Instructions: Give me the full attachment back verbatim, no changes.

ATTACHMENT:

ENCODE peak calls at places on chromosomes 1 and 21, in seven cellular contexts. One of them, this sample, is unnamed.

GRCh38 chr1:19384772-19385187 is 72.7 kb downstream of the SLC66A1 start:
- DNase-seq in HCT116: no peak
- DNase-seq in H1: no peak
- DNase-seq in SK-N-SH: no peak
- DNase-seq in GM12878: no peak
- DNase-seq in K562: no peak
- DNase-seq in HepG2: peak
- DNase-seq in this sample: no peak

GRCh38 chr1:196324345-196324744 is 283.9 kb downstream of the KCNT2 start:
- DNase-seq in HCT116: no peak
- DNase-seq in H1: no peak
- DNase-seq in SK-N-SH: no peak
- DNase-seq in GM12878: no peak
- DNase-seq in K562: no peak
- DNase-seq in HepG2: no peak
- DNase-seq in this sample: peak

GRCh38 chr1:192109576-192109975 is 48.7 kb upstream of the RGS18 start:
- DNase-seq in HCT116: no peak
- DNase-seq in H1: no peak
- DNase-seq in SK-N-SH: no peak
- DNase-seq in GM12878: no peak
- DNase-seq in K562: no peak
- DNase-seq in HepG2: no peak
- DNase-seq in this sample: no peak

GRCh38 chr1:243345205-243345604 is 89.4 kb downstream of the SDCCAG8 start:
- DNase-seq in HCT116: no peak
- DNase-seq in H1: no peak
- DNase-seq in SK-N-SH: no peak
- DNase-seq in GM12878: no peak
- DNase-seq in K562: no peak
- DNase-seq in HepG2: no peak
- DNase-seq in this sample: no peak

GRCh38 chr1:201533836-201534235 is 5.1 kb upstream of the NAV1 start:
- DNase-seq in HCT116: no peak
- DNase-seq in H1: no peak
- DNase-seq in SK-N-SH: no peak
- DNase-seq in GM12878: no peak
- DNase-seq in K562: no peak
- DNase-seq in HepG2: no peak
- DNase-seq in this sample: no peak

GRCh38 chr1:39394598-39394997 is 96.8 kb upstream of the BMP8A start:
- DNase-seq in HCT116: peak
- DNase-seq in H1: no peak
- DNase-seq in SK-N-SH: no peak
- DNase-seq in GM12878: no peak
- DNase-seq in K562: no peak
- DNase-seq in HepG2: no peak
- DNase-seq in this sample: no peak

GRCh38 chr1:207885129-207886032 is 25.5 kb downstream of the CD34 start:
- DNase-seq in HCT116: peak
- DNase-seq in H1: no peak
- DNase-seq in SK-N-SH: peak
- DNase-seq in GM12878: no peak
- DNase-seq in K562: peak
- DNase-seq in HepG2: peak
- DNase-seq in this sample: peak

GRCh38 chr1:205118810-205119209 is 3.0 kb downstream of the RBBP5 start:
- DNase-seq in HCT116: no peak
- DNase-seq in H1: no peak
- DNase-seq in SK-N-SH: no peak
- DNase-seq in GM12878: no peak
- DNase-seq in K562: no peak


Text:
ENCODE peak calls at places on chromosomes 1 and 21, in seven cellular contexts. One of them, this sample, is unnamed.

GRCh38 chr1:19384772-19385187 is 72.7 kb downstream of the SLC66A1 start:
- DNase-seq in HCT116: no peak
- DNase-seq in H1: no peak
- DNase-seq in SK-N-SH: no peak
- DNase-seq in GM12878: no peak
- DNase-seq in K562: no peak
- DNase-seq in HepG2: peak
- DNase-seq in this sample: no peak

GRCh38 chr1:196324345-196324744 is 283.9 kb downstream of the KCNT2 start:
- DNase-seq in HCT116: no peak
- DNase-seq in H1: no peak
- DNase-seq in SK-N-SH: no peak
- DNase-seq in GM12878: no peak
- DNase-seq in K562: no peak
- DNase-seq in HepG2: no peak
- DNase-seq in this sample: peak

GRCh38 chr1:192109576-192109975 is 48.7 kb upstream of the RGS18 start:
- DNase-seq in HCT116: no peak
- DNase-seq in H1: no peak
- DNase-seq in SK-N-SH: no peak
- DNase-seq in GM12878: no peak
- DNase-seq in K562: no peak
- DNase-seq in HepG2: no peak
- DNase-seq in this sample: no peak

GRCh38 chr1:243345205-243345604 is 89.4 kb downstream of the SDCCAG8 start:
- DNase-seq in HCT116: no peak
- DNase-seq in H1: no peak
- DNase-seq in SK-N-SH: no peak
- DNase-seq in GM12878: no peak
- DNase-seq in K562: no peak
- DNase-seq in HepG2: no peak
- DNase-seq in this sample: no peak

GRCh38 chr1:201533836-201534235 is 5.1 kb upstream of the NAV1 start:
- DNase-seq in HCT116: no peak
- DNase-seq in H1: no peak
- DNase-seq in SK-N-SH: no peak
- DNase-seq in GM12878: no peak
- DNase-seq in K562: no peak
- DNase-seq in HepG2: no peak
- DNase-seq in this sample: no peak

GRCh38 chr1:39394598-39394997 is 96.8 kb upstream of the BMP8A start:
- DNase-seq in HCT116: peak
- DNase-seq in H1: no peak
- DNase-seq in SK-N-SH: no peak
- DNase-seq in GM12878: no peak
- DNase-seq in K562: no peak
- DNase-seq in HepG2: no peak
- DNase-seq in this sample: no peak

GRCh38 chr1:207885129-207886032 is 25.5 kb downstream of the CD34 start:
- DNase-seq in HCT116: peak
- DNase-seq in H1: no peak
- DNase-seq in SK-N-SH: peak
- DNase-seq in GM12878: no peak
- DNase-seq in K562: peak
- DNase-seq in HepG2: peak
- DNase-seq in this sample: peak

GRCh38 chr1:205118810-205119209 is 3.0 kb downstream of the RBBP5 start:
- DNase-seq in HCT116: no peak
- DNase-seq in H1: no peak
- DNase-seq in SK-N-SH: no peak
- DNase-seq in GM12878: no peak
- DNase-seq in K562: no peak